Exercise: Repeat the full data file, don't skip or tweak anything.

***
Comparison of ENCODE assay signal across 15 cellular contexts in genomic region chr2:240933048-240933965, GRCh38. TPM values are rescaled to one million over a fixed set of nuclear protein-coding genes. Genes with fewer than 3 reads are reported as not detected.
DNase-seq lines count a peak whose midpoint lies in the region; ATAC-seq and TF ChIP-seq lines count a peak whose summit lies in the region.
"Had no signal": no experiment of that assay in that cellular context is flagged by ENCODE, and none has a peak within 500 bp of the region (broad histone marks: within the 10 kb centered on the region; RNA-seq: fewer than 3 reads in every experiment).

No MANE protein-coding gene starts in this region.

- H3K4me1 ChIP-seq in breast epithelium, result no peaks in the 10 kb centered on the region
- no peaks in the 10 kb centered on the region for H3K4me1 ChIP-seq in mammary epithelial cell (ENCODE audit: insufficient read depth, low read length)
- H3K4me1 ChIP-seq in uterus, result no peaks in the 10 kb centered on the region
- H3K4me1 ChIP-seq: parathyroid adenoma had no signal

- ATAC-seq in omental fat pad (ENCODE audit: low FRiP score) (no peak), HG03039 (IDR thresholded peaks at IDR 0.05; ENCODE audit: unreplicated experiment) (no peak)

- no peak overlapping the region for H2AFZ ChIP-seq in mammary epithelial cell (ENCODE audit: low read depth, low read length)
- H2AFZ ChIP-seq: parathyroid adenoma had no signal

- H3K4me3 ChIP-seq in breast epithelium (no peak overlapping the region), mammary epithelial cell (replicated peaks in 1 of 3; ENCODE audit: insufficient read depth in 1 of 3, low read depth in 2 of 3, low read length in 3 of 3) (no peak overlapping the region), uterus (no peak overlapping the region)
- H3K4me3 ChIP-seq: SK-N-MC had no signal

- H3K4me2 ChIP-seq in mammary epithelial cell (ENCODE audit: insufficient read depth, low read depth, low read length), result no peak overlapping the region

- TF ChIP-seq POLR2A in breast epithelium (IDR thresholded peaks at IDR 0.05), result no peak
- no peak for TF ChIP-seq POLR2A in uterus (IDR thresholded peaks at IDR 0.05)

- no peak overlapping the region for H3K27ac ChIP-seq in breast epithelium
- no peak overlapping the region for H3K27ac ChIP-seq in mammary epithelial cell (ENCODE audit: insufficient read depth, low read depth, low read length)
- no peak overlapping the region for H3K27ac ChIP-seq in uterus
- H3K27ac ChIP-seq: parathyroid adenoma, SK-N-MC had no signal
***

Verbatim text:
Comparison of ENCODE assay signal across 15 cellular contexts in genomic region chr2:240933048-240933965, GRCh38. TPM values are rescaled to one million over a fixed set of nuclear protein-coding genes. Genes with fewer than 3 reads are reported as not detected.
DNase-seq lines count a peak whose midpoint lies in the region; ATAC-seq and TF ChIP-seq lines count a peak whose summit lies in the region.
"Had no signal": no experiment of that assay in that cellular context is flagged by ENCODE, and none has a peak within 500 bp of the region (broad histone marks: within the 10 kb centered on the region; RNA-seq: fewer than 3 reads in every experiment).

No MANE protein-coding gene starts in this region.

- H3K4me1 ChIP-seq in breast epithelium, result no peaks in the 10 kb centered on the region
- no peaks in the 10 kb centered on the region for H3K4me1 ChIP-seq in mammary epithelial cell (ENCODE audit: insufficient read depth, low read length)
- H3K4me1 ChIP-seq in uterus, result no peaks in the 10 kb centered on the region
- H3K4me1 ChIP-seq: parathyroid adenoma had no signal

- ATAC-seq in omental fat pad (ENCODE audit: low FRiP score) (no peak), HG03039 (IDR thresholded peaks at IDR 0.05; ENCODE audit: unreplicated experiment) (no peak)

- no peak overlapping the region for H2AFZ ChIP-seq in mammary epithelial cell (ENCODE audit: low read depth, low read length)
- H2AFZ ChIP-seq: parathyroid adenoma had no signal

- H3K4me3 ChIP-seq in breast epithelium (no peak overlapping the region), mammary epithelial cell (replicated peaks in 1 of 3; ENCODE audit: insufficient read depth in 1 of 3, low read depth in 2 of 3, low read length in 3 of 3) (no peak overlapping the region), uterus (no peak overlapping the region)
- H3K4me3 ChIP-seq: SK-N-MC had no signal

- H3K4me2 ChIP-seq in mammary epithelial cell (ENCODE audit: insufficient read depth, low read depth, low read length), result no peak overlapping the region

- TF ChIP-seq POLR2A in breast epithelium (IDR thresholded peaks at IDR 0.05), result no peak
- no peak for TF ChIP-seq POLR2A in uterus (IDR thresholded peaks at IDR 0.05)

- no peak overlapping the region for H3K27ac ChIP-seq in breast epithelium
- no peak overlapping the region for H3K27ac ChIP-seq in mammary epithelial cell (ENCODE audit: insufficient read depth, low read depth, low read length)
- no peak overlapping the region for H3K27ac ChIP-seq in uterus
- H3K27ac ChIP-seq: parathyroid adenoma, SK-N-MC had no signal